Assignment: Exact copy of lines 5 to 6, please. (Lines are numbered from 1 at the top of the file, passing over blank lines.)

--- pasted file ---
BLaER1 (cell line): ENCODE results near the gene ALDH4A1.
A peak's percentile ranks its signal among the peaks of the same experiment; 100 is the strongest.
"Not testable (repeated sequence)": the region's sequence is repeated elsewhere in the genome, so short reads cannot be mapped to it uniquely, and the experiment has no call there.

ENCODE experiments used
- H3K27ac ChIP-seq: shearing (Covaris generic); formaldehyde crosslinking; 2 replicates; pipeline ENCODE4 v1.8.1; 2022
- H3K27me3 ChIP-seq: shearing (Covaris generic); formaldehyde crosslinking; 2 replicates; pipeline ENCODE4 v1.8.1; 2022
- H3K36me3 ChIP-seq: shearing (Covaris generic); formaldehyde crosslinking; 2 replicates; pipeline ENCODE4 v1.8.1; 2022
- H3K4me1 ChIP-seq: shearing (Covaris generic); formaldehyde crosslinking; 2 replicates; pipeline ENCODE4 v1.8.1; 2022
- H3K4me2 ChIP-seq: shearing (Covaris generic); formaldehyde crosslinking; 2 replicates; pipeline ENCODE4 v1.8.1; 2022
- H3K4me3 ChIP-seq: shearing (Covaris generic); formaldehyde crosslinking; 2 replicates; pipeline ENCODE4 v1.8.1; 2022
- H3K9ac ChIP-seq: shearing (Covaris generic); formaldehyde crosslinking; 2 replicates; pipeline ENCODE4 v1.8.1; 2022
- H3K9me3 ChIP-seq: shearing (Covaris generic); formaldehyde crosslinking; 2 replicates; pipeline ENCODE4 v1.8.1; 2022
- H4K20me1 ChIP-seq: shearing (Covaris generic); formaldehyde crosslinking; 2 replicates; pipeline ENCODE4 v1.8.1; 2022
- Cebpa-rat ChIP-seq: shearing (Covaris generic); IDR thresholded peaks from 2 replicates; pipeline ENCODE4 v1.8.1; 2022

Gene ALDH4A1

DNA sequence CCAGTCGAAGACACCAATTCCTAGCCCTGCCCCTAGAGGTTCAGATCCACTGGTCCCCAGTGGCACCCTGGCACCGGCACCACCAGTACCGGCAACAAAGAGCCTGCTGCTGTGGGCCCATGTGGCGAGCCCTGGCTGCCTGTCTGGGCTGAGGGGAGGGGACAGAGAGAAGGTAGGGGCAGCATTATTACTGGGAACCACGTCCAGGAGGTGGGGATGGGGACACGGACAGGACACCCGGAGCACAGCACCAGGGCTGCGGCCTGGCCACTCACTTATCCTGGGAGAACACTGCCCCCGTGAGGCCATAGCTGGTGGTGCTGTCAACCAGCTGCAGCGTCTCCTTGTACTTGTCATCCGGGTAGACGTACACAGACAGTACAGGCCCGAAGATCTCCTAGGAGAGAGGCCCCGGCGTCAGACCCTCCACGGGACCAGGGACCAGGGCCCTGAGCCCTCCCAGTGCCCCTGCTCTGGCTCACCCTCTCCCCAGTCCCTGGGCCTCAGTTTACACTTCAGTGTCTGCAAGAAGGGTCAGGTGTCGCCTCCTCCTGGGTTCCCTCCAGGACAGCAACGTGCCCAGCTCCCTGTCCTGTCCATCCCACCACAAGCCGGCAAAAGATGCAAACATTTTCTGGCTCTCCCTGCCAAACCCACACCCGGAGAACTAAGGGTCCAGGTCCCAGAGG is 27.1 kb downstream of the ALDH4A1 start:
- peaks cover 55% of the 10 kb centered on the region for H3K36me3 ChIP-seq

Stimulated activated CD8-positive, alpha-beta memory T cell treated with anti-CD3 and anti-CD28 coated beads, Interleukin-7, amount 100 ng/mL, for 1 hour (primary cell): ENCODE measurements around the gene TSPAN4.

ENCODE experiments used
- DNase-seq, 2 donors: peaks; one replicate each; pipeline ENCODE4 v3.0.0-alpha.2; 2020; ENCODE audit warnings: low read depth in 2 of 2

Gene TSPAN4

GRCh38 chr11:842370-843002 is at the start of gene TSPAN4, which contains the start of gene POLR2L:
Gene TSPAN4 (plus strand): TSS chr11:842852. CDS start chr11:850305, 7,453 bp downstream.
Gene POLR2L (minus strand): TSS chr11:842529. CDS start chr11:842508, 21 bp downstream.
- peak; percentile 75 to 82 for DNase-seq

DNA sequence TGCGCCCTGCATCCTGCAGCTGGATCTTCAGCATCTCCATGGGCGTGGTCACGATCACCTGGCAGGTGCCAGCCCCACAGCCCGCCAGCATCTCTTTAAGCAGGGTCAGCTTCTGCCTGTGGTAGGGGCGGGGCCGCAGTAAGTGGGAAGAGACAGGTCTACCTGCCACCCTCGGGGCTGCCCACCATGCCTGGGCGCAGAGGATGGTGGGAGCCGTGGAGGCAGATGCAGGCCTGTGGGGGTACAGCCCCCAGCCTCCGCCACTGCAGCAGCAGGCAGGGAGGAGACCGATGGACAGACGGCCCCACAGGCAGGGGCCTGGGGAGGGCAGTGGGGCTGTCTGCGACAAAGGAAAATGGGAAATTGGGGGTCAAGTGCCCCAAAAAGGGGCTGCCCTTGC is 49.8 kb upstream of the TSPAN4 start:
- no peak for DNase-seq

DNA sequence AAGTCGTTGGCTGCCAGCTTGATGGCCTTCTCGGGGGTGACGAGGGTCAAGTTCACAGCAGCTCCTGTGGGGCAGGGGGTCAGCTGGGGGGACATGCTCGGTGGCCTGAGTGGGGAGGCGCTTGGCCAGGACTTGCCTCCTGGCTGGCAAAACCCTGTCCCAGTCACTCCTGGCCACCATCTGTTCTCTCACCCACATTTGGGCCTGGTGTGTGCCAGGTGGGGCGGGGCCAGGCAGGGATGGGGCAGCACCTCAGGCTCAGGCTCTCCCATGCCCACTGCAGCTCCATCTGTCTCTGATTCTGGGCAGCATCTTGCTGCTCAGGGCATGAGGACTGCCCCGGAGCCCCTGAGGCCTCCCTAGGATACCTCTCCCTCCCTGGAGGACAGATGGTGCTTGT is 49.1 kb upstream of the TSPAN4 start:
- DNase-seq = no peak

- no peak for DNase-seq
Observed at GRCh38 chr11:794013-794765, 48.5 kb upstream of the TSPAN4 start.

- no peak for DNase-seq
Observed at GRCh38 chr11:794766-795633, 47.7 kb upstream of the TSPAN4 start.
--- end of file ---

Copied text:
- H3K27ac ChIP-seq: shearing (Covaris generic); formaldehyde crosslinking; 2 replicates; pipeline ENCODE4 v1.8.1; 2022
- H3K27me3 ChIP-seq: shearing (Covaris generic); formaldehyde crosslinking; 2 replicates; pipeline ENCODE4 v1.8.1; 2022